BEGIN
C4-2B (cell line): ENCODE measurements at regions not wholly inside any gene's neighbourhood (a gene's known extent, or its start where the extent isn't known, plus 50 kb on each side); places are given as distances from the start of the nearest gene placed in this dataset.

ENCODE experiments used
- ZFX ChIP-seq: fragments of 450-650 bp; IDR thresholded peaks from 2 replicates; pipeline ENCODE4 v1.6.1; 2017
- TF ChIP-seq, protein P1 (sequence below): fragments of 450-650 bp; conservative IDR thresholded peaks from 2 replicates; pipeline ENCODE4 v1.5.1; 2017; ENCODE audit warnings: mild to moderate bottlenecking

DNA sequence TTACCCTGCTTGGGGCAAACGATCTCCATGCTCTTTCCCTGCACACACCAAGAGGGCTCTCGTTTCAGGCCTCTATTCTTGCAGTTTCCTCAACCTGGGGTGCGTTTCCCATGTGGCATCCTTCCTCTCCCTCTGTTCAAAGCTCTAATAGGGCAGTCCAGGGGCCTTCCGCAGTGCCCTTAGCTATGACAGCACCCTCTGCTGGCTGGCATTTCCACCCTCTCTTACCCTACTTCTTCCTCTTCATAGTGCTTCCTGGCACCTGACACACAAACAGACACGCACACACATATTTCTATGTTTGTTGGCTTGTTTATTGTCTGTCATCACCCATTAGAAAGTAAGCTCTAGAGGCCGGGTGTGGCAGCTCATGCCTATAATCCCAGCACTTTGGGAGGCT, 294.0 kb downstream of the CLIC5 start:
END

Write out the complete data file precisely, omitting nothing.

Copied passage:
C4-2B (cell line): ENCODE measurements at regions not wholly inside any gene's neighbourhood (a gene's known extent, or its start where the extent isn't known, plus 50 kb on each side); places are given as distances from the start of the nearest gene placed in this dataset.

ENCODE experiments used
- ZFX ChIP-seq: fragments of 450-650 bp; IDR thresholded peaks from 2 replicates; pipeline ENCODE4 v1.6.1; 2017
- TF ChIP-seq, protein P1 (sequence below): fragments of 450-650 bp; conservative IDR thresholded peaks from 2 replicates; pipeline ENCODE4 v1.5.1; 2017; ENCODE audit warnings: mild to moderate bottlenecking

DNA sequence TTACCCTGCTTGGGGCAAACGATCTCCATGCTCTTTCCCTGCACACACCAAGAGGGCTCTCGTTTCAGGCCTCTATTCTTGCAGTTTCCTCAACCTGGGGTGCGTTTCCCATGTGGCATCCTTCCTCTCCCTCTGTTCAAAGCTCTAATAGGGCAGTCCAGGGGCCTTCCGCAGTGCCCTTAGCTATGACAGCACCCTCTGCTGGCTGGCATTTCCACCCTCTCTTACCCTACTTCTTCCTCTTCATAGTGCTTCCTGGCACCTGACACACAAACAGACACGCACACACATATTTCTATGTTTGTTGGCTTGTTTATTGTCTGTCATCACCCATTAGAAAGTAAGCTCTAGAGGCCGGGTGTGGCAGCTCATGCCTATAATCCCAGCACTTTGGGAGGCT, 294.0 kb downstream of the CLIC5 start: